Please visit Inheritance vs Composition vs Aggregation before you read further into this particular blog.
Let’s us look into some of the reasons which led to the above statement:
- Composition allows to change behavior of a class at runtime by setting property during runtime and by using Interfaces to compose a class we use polymorphism which provides flexibility of to replace with better implementation any time.
- Composition offers better test-ability of a class than Inheritance. If one class is composed of another class, you can easily create Mock Object representing composed class for sake of testing. Inheritance doesn’t provide this luxury. In order to test derived class, you must need its super class. Since unit testing is one of the most important thing to consider during software development, especially in test driven development, composition wins over inheritance.
- In inheritance, a change in superclass might cause problems in derived class, that inherit it.If sub class is depending on super class behavior for its operation, it suddenly becomes fragile. When behavior of super class changes, functionality in sub class may get broken, without any change on its part. Composition provides more loose coupling between the concerned classes.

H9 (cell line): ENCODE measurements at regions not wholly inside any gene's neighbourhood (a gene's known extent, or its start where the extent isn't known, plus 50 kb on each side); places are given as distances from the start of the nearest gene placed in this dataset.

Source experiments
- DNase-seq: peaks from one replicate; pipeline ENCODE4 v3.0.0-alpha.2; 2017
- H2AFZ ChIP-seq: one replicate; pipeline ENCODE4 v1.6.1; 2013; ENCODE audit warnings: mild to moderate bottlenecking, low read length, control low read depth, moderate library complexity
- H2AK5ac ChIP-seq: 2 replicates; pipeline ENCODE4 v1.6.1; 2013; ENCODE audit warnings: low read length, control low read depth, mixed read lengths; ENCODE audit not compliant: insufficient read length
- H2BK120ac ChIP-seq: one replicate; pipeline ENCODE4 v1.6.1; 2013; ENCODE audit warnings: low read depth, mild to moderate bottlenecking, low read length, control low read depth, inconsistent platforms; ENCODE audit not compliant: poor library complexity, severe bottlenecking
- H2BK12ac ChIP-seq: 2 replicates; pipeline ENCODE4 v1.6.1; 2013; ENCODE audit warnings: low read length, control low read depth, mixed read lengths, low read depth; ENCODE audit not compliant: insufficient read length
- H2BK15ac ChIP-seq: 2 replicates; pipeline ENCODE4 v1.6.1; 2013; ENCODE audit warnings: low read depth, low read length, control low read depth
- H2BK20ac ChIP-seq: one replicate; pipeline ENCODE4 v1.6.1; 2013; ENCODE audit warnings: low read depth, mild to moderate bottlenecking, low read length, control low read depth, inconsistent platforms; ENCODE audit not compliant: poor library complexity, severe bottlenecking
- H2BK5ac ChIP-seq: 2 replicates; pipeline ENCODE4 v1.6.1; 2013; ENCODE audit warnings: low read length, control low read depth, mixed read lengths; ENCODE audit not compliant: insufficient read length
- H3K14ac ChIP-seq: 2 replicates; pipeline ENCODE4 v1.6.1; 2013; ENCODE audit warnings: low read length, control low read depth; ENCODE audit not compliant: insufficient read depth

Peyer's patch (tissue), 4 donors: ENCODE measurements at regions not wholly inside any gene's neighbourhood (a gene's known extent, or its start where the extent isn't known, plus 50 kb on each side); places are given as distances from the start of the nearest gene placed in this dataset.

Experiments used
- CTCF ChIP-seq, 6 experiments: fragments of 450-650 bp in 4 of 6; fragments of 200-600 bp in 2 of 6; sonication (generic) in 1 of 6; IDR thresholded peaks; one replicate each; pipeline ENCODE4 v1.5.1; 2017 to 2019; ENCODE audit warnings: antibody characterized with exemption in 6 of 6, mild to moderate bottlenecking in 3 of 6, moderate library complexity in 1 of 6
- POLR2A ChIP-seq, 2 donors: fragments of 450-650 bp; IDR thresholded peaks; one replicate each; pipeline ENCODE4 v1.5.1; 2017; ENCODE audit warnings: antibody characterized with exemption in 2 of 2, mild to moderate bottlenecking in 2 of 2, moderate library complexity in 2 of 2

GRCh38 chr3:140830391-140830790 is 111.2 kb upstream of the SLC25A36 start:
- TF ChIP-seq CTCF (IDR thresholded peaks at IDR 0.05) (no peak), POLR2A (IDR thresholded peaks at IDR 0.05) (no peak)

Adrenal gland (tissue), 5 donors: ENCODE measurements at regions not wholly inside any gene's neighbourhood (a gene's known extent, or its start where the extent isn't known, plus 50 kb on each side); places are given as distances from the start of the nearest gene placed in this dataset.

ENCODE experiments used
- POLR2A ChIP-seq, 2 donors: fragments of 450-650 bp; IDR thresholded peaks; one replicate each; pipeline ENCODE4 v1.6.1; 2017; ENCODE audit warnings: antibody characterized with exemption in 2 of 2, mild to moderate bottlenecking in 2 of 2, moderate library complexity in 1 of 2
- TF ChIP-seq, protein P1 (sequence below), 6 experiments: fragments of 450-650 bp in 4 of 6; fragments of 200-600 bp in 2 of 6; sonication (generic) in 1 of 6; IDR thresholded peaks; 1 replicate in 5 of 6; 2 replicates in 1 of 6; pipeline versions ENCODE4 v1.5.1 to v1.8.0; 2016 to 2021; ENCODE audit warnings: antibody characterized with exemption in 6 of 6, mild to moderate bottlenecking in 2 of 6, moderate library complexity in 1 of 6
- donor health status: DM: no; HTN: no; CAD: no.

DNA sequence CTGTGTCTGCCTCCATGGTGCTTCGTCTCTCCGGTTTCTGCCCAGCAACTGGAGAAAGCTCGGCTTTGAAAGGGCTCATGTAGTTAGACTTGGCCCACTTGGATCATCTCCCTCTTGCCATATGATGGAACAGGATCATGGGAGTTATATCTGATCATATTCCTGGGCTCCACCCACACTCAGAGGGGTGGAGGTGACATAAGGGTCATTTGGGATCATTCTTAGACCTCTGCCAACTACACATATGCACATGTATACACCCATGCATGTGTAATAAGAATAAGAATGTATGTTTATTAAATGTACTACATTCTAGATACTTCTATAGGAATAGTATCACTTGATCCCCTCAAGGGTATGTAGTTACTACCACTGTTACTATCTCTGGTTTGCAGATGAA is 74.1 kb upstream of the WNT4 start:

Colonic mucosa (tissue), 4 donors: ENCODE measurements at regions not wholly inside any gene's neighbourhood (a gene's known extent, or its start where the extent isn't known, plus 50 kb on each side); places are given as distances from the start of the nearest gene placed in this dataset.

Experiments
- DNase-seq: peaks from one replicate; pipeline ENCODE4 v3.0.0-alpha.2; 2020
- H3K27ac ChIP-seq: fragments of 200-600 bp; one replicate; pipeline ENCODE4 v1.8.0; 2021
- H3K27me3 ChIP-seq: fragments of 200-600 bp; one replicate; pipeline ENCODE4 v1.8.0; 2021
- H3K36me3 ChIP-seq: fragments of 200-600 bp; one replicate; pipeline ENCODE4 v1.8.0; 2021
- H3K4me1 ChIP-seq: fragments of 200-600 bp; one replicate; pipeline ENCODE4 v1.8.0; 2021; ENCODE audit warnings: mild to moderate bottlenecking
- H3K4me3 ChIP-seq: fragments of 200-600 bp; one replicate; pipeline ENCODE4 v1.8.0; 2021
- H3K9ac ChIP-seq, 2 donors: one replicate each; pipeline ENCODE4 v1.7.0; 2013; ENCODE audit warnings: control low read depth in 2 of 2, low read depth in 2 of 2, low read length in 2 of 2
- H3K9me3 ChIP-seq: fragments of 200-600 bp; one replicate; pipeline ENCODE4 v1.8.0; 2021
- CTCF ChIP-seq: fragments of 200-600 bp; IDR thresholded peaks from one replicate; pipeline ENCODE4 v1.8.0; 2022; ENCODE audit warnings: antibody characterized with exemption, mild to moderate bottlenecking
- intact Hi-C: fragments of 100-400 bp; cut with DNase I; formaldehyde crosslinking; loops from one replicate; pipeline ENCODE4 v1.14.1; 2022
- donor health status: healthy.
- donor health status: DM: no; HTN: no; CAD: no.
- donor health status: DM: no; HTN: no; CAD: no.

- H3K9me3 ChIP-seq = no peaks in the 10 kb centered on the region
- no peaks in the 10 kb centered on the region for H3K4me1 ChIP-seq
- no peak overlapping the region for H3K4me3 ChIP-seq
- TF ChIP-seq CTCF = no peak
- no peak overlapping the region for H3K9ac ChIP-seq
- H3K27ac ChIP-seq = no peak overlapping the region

- One reason of favoring Composition over Inheritance in Java is fact that Java doesn’t support multiple inheritance. Since you can only extend one class in Java, but if you need multiple functionalities you should opt for Composition.
When to use Composition
Don’t use inheritance just to get code reuse If all you really want is to reuse code and there is no is-a relationship in sight, use composition.
Always check whether the IS-A relationship exists between the derived classes and the base class. If the IS-A relationship does not hold, it’s better to use composition instead of inheritance.